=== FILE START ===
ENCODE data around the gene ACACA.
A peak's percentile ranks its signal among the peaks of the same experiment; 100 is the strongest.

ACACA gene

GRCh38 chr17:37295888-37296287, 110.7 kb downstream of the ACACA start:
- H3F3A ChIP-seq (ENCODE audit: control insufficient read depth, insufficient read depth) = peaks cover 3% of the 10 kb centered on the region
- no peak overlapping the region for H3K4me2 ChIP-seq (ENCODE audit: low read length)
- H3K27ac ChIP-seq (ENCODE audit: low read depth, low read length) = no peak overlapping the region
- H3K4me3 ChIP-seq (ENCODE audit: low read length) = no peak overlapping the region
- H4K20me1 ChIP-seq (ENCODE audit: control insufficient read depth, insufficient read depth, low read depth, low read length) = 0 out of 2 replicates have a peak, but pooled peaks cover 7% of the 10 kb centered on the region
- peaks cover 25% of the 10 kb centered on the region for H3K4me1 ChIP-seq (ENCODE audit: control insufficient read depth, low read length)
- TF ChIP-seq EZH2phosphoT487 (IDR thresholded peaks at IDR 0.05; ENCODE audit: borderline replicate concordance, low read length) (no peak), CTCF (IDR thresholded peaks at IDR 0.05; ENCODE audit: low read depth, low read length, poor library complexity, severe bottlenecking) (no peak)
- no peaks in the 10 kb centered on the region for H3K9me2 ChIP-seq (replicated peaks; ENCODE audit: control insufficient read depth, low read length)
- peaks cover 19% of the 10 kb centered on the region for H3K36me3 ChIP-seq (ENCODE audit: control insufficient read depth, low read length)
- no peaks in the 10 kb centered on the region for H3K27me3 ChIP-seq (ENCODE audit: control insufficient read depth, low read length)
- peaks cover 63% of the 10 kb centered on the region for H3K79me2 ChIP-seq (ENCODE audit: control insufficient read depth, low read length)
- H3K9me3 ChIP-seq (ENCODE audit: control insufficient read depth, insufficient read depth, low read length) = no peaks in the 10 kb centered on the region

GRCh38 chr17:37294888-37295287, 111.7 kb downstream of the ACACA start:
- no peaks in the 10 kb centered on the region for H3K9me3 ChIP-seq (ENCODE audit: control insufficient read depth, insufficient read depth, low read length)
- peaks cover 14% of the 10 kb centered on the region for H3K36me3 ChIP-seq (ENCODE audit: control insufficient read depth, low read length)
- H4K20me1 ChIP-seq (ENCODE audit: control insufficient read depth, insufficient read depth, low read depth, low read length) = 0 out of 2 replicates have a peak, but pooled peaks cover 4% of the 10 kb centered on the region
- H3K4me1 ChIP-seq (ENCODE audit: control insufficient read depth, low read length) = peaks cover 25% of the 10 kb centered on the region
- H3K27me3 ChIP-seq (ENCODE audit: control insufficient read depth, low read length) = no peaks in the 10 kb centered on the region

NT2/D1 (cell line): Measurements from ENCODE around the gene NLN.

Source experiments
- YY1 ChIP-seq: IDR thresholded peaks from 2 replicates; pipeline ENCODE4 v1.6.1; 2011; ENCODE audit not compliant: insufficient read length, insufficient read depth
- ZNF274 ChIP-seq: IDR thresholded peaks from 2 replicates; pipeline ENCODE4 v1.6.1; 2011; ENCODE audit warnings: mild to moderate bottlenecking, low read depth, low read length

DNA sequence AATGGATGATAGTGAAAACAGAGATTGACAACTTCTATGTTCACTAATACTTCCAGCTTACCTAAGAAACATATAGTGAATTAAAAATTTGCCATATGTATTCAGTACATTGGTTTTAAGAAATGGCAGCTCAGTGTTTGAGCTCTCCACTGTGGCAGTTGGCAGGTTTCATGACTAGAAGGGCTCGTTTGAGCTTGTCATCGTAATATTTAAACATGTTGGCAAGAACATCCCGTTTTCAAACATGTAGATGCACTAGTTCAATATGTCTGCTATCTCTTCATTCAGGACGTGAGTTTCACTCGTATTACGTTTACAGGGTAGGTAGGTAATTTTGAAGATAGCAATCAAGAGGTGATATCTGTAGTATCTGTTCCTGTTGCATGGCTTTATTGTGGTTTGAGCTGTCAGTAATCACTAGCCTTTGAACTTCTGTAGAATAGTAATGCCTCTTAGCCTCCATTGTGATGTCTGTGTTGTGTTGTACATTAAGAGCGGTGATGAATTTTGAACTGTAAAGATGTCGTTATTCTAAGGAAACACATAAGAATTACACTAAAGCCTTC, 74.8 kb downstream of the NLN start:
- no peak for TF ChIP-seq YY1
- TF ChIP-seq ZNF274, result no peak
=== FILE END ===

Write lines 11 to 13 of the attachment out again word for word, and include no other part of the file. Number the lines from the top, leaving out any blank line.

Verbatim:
- TF ChIP-seq EZH2phosphoT487 (IDR thresholded peaks at IDR 0.05; ENCODE audit: borderline replicate concordance, low read length) (no peak), CTCF (IDR thresholded peaks at IDR 0.05; ENCODE audit: low read depth, low read length, poor library complexity, severe bottlenecking) (no peak)
- no peaks in the 10 kb centered on the region for H3K9me2 ChIP-seq (replicated peaks; ENCODE audit: control insufficient read depth, low read length)
- peaks cover 19% of the 10 kb centered on the region for H3K36me3 ChIP-seq (ENCODE audit: control insufficient read depth, low read length)